• The Daily Mail also reports that Massey's federal lawsuit against the Supreme Court, which targets its recusal process, is continuing. The case had been on hold while the Supreme Court's lawyers appeal their denial of a dismissal motion. The Fourth U.S. Circuit Court of Appeals has said "a review at this stage in the case would be premature," the newspaper reported.
  • A federal judge has also approved a settlement "that requires Massey Energy to pay a record $20 million in fines to the U.S. Environmental Protection Agency," The Gazette reports. "The settlement, first announced in January, resolves a lawsuit filed by EPA over thousands of water pollution permit violations at Massey operations in West Virginia and Kentucky."

09 April 2008

Byrd's Health Remains a Topic on Capitol Hill

The Hill reports that the regular Tuesday meeting of top Senate Democrats focused this week on "the idea of shifting the workload of ailing Appropriations Committee Chairman Robert Byrd."

"The 90-year-old West Virginia Democrat has been present for several recent votes, but earlier this year was in and out of the hospital for short stays," the article said. "Many participants of the closed-door meeting wouldn’t discuss the details, noting the sensitivity of Byrd’s situation."

As noted at the time, The Politico reported in December that "A group of Senate Democrats has begun quietly exploring ways to replace the venerable Sen. Robert Byrd (D-W.Va.) as chairman of the powerful Senate Appropriations Committee."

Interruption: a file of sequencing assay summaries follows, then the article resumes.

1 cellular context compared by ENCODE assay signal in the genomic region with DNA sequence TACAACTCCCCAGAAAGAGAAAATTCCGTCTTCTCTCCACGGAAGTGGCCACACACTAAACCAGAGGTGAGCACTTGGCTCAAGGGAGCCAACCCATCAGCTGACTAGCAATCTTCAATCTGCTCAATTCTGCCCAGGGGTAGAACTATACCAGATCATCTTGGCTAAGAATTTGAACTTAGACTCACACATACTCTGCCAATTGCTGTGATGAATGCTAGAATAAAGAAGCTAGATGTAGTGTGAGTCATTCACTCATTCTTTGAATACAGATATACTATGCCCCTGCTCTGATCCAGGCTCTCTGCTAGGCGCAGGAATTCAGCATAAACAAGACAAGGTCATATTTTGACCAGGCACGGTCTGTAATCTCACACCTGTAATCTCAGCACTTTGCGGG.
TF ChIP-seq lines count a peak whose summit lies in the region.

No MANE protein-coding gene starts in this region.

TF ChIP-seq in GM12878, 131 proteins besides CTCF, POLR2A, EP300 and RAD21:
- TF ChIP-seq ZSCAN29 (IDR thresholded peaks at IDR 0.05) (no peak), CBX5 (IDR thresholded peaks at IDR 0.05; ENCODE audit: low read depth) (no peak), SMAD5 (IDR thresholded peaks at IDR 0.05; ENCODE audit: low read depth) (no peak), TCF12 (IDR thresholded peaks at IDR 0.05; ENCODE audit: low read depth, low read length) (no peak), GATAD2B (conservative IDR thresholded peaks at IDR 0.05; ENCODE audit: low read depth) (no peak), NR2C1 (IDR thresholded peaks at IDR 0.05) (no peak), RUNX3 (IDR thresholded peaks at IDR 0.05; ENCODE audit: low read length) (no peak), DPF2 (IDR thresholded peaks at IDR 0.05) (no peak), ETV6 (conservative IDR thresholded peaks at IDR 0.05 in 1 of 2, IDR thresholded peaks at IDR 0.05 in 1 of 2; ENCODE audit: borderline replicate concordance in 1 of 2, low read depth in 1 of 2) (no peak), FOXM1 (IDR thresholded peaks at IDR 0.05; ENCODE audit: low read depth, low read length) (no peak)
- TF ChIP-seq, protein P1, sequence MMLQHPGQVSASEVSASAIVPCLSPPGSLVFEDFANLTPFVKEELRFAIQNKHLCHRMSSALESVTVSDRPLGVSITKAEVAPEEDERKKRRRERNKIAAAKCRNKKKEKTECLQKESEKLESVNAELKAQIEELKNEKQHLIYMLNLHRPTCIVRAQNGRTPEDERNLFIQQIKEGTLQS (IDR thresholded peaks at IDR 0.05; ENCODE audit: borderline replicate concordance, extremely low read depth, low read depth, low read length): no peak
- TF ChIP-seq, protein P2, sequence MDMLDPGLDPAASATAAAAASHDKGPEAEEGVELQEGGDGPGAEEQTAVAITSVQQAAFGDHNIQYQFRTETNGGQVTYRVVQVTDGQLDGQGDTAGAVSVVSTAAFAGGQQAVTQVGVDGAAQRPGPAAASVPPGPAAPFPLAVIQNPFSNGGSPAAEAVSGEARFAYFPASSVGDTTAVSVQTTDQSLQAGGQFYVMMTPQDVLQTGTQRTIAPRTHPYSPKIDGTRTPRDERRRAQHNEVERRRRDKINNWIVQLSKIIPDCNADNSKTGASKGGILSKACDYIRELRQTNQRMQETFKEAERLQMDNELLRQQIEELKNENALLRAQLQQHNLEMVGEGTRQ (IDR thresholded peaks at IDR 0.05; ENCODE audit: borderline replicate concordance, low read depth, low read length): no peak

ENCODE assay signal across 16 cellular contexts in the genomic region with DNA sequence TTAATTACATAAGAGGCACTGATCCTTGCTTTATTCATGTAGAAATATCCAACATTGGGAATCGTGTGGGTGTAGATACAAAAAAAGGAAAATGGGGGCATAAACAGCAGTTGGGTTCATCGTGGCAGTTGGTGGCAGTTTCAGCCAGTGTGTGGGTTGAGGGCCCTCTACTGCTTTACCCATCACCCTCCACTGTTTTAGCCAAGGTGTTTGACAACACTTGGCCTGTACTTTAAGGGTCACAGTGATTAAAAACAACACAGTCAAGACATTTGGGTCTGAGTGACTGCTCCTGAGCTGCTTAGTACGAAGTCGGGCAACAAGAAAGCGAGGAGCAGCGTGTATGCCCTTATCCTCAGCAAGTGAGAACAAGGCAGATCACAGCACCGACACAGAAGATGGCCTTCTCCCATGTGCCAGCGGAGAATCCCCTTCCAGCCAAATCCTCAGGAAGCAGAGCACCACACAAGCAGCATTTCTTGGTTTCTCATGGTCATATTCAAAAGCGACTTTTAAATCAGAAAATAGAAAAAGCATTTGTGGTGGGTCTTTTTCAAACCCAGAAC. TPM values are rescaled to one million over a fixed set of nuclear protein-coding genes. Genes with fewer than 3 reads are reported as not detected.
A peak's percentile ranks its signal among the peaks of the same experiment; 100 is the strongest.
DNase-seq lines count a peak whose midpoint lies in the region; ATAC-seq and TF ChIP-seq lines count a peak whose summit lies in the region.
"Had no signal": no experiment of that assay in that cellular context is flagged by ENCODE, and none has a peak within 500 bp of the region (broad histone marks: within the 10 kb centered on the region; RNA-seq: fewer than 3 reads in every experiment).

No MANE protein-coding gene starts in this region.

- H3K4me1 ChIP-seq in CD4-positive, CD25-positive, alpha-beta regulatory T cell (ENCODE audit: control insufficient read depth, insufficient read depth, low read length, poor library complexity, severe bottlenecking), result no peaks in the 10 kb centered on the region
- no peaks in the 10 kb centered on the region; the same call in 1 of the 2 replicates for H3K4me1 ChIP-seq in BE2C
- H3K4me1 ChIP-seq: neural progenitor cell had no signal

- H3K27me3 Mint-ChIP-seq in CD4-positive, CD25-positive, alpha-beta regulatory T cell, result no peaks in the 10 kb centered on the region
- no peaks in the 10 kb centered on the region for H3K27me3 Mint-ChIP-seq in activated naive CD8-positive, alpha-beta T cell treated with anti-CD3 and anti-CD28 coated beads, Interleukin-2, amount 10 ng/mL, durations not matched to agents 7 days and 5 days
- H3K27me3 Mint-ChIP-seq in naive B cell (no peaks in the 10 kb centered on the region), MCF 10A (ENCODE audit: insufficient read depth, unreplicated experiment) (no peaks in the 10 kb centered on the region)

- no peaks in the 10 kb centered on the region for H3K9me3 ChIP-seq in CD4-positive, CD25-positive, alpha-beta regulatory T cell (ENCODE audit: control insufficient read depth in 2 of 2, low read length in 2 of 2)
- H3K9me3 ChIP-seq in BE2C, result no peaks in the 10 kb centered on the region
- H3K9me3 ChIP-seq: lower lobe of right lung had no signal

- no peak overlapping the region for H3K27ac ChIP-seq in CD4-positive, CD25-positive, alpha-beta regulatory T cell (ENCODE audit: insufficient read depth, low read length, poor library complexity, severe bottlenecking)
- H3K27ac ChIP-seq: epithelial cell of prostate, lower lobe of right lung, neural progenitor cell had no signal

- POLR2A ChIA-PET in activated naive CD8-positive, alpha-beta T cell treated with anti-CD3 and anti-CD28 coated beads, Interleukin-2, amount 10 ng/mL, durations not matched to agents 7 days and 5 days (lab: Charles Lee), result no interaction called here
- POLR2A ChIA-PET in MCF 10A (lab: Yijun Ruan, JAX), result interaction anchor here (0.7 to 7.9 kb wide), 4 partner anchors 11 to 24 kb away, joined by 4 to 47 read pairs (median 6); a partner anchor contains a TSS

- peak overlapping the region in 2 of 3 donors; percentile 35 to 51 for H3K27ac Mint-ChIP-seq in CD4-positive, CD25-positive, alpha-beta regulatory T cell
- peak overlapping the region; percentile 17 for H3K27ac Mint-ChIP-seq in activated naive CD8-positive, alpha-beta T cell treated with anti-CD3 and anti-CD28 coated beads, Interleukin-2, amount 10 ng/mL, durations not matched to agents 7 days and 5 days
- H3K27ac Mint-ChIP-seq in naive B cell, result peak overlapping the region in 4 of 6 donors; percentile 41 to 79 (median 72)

More recent observations on Byrd's condition are here, here and here.

08 April 2008

DaughterGate: Bresch Speaks (Updated)

...and tells The Associated Press' Vicki Smith that she parlayed a "career-defining" job assignment - riding herd on a "complex corporate lawsuit" involving employer Mylan Inc. - into "work-experience credit for her final four courses" at West Virginia University's EMBA program.

"I secured my degree in '98 when my father wasn't governor, when (Mylan chairman) Mike Puskar hadn't given millions and Mike Garrison wasn't (WVU) president," Bresch told Smith.

Bresch also told AP that she's testified this effect before the panel assigned to investigate whether she earned the degree she received. "She said she cleared the work-experience-for-credit arrangement with Paul Speaker, the former head of WVU's EMBA program," the article said.

Speaker withheld detailed comment, pending any statements by the school, but did say that "he cannot recall any instance in the history of the EMBA program when work experience substituted for course work.

"If you look through the annals of anything at the university, you will not find a single course for which experience would replace the course," he told Smith. "If you were a CPA, you had to take our accounting. If you were an attorney, you had to take our business law. And it was very strict."

Update: Bresch also spoke to the Pittsburgh Tribune-Review and to WDTV in Bridgeport. The latter has posted video.